By now we’re all too familiar with the litany of misery that was the second quarter of 2020, a period that will go down in history as The Lost Quarter: when the government threw the “off” switch on the economy and sent almost everyone home.
The ugly scars are all over the economic data. An 11.5-per-cent plunge in gross domestic product, the worst quarter-to-quarter decline ever recorded. Millions of Canadians out of work. A more than doubling of the unemployment rate from its prepandemic level.
Yet amid the statistical tale of woe comes something quite head-spinning. Canadians’ incomes actually grew. A lot.
Details contained in last Friday’s quarterly gross domestic product report reveal that household disposable incomes surged nearly 11 per cent in the second quarter. This remarkable spike came at the same time as household spending plunged nearly 14 per cent – a product of sweeping retail closings, mortgage deferrals and the general bunker mentality that took hold for a couple of months there. The combination sent the national saving rate soaring: An astounding 28 per cent of the country’s incomes went unspent in the quarter. (The pre-COVID-19 norm was more like 3 per cent.)
Where did this surprising income explosion come from? Certainly not wages, which tumbled almost 9 per cent, a record, amid widespread job losses, reduced hours and temporary furloughs. But the federal government’s crisis income supports – chiefly, the Canadian Emergency Response Benefit (CERB) – more than filled that income hole. The country’s households lost a combined $21-billion in employment compensation in the quarter, but they gained $54-billion in government transfers.
What this tells us is that the government response to the COVID-19 crisis has gone substantially beyond one of its primary goals, that being to replace the income lost to lockdowns and other virus-containment measures. Ottawa isn’t just leaning against wage losses, it has leaned far beyond them, substantially juicing the consumer pocketbook.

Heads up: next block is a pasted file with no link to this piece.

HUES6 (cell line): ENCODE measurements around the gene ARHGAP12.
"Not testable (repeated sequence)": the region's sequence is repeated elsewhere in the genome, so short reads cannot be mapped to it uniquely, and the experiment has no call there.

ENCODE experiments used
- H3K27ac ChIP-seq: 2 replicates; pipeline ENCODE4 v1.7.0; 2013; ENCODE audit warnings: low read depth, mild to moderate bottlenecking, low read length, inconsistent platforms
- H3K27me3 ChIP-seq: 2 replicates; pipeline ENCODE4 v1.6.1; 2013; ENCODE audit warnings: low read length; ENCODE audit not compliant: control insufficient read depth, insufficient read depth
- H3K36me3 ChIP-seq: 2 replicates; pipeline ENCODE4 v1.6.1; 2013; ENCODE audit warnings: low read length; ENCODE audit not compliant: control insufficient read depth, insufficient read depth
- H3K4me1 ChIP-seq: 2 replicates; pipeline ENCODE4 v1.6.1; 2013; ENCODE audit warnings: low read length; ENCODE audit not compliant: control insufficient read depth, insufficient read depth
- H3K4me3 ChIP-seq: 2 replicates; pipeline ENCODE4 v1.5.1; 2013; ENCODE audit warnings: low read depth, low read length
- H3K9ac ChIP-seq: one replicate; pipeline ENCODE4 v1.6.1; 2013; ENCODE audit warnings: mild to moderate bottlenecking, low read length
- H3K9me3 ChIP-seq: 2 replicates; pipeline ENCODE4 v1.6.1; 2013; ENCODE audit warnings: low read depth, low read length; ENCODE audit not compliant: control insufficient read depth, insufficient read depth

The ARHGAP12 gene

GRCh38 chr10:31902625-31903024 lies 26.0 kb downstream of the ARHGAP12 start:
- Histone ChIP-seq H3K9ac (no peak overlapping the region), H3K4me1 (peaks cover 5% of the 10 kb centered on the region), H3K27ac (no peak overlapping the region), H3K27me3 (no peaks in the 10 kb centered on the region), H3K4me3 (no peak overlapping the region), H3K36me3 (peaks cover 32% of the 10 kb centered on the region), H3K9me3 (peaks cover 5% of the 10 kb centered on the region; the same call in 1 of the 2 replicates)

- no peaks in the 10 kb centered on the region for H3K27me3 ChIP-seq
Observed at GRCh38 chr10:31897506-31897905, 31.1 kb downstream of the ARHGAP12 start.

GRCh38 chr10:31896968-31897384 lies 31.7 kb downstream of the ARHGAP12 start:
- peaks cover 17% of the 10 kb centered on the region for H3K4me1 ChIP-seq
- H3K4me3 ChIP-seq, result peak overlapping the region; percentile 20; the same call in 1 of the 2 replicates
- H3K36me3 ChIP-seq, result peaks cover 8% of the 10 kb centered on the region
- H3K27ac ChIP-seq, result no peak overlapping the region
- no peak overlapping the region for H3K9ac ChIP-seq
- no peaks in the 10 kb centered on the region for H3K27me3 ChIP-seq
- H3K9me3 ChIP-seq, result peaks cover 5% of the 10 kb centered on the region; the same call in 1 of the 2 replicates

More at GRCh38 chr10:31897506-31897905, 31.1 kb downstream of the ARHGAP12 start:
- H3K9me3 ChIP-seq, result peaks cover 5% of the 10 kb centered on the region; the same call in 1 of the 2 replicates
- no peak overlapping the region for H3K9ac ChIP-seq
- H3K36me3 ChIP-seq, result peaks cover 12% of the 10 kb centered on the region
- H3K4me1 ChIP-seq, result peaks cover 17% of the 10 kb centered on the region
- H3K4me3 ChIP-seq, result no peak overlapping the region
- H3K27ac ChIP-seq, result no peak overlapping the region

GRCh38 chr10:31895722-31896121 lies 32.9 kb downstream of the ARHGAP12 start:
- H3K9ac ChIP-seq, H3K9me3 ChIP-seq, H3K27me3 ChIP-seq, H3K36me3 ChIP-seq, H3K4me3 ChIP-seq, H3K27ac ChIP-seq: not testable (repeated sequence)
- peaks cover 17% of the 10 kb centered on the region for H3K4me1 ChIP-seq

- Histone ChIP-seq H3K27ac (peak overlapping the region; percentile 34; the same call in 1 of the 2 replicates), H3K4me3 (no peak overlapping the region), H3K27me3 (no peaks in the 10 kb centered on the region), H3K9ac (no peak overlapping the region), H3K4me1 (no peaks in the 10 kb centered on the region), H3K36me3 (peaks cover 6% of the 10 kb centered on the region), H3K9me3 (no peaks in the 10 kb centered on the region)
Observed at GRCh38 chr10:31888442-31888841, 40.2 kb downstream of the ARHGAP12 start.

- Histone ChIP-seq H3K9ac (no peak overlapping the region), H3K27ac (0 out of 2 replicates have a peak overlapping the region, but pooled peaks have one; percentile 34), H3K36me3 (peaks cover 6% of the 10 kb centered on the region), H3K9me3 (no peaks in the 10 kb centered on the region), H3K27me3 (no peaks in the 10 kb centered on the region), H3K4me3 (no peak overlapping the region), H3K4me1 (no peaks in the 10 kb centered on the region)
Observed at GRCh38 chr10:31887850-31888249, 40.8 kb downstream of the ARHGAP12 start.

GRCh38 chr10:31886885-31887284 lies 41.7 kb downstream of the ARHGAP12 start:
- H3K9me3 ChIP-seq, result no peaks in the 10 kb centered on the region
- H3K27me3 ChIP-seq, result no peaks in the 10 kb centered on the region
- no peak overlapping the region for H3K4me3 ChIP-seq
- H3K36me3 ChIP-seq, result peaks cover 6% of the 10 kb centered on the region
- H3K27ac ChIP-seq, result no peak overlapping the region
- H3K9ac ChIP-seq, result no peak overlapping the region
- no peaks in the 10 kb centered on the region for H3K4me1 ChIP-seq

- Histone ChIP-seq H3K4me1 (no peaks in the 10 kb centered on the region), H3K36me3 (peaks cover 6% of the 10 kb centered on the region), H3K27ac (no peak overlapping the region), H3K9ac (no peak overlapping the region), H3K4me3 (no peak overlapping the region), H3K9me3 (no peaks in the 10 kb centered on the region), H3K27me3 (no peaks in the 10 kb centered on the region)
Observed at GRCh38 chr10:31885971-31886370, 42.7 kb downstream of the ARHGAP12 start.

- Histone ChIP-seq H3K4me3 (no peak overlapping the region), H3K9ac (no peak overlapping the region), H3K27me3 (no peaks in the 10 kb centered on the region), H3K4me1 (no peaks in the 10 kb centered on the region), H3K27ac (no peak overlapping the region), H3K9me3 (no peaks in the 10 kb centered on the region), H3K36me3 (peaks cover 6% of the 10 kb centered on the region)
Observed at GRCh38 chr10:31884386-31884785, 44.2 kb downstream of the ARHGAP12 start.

This all suggests that there is, indeed, ample room for Ottawa to unwind its support programs without putting the economic recovery, and the health of Canadian consumers, at risk. Frankly, the numbers suggest that Canadians, collectively, don’t need the degree of bailout that Ottawa has provided them; if they couldn’t stand on their own feet a couple of months ago, it certainly looks as if they are well funded to do so now. Ottawa has effectively provided a pretty substantial mound of savings – whether it’s to help see consumers through a second wave of the crisis, or to supply ready spending fuel for the recovery.
The early evidence of the economic bounce-back – employment up 1.4 million in June and July; GDP up an estimated 10 per cent over the same period; retail sales surpassing pre-COVID levels – indicates that the initial rebound has been faster and stronger than many experts had anticipated. The government’s massive injection of funds has certainly contributed to that. As the economy has reopened, the income supports have moved away from serving emergency needs to, increasingly, acting as economic stimulus.
A key question for the government, in light of the data, is what its stimulus spending should look like – since that is what its COVID response has become. It needs to take a hard look at how much stimulus is needed, and where to direct it. The economic issues of the next few months look quite different from those of the past few.
The government is poised to extend income supports, in the form of a post-CERB plan that would be considerably more generous and inclusive than the existing Employment Insurance benefits. Perhaps it’s a good investment, at least over the relatively near term, as another major source for the surge in savings – the mortgage deferral program – is coming to an end; those most at risk of default would continue to have a safety net.
The consumer would also seem to be the path of least resistance to an economic rebound; the uncertain global climate poses some pretty daunting barriers to stimulating business investment and trade, for example. And the income benefits are popular with voters, something a minority government, facing the possibility of an approaching non-confidence vote when Parliament resumes, isn’t likely to overlook.
Still, a consumer-driven recovery comes with pitfalls, as Canada discovered in the years after the 2008-09 global financial crisis. Ottawa could unwittingly fuel another wave of housing inflation and household debt.
With the Bank of Canada’s interest rates near zero and the data showing that the household sector was essentially oversupported in the crisis, those are already risks without further help from the government. Perhaps this is an area where Ottawa not only could, but should, take its foot off the gas pedal.
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